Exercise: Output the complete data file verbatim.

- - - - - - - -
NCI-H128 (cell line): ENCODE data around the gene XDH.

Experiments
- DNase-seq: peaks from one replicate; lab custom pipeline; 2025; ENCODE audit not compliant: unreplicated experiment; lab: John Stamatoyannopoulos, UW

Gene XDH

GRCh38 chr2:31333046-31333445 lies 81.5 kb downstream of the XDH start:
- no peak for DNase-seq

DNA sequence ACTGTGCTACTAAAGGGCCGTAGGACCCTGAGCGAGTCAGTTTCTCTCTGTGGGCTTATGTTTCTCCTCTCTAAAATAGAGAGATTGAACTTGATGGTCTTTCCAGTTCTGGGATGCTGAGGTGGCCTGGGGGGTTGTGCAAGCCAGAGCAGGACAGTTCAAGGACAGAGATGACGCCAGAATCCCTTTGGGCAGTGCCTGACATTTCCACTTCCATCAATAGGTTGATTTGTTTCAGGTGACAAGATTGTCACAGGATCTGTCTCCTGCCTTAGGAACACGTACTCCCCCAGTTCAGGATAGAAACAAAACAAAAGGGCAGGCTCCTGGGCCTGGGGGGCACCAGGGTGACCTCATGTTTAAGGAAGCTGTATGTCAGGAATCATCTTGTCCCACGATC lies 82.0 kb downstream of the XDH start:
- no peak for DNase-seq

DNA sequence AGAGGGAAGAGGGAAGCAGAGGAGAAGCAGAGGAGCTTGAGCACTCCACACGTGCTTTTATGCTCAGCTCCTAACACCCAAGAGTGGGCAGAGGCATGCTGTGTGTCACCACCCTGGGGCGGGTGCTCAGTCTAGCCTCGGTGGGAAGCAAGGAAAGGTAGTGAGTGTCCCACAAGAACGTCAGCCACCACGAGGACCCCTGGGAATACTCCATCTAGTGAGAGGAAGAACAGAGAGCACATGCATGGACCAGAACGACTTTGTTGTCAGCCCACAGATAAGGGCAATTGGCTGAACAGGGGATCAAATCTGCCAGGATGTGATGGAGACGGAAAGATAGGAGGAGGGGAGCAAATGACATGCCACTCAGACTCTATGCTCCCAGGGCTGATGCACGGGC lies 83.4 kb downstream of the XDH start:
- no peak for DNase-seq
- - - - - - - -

NCI-H128 (cell line): ENCODE data around the gene XDH.

Experiments
- DNase-seq: peaks from one replicate; lab custom pipeline; 2025; ENCODE audit not compliant: unreplicated experiment; lab: John Stamatoyannopoulos, UW

Gene XDH

GRCh38 chr2:31333046-31333445 lies 81.5 kb downstream of the XDH start:
- no peak for DNase-seq

DNA sequence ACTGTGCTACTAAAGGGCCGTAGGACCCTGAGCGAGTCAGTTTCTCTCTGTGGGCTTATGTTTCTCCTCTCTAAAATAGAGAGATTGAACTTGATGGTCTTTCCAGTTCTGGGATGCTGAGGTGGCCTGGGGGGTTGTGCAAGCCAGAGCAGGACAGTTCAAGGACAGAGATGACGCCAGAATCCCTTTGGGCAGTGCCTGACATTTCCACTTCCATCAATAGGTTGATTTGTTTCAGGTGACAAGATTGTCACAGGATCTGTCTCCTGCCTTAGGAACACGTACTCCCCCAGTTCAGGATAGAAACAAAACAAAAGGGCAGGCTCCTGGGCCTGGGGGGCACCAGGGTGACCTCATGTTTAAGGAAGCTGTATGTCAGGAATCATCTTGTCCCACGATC lies 82.0 kb downstream of the XDH start:
- no peak for DNase-seq

DNA sequence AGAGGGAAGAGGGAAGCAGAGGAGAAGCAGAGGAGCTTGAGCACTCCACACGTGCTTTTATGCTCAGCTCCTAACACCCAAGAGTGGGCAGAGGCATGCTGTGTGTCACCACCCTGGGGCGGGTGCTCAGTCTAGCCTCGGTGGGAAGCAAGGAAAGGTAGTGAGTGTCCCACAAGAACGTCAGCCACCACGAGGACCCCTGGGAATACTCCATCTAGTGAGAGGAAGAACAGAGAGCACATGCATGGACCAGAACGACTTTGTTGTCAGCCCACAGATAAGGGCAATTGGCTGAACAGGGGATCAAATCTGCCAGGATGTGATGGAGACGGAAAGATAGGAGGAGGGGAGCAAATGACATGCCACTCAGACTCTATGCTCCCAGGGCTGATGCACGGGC lies 83.4 kb downstream of the XDH start:
- no peak for DNase-seq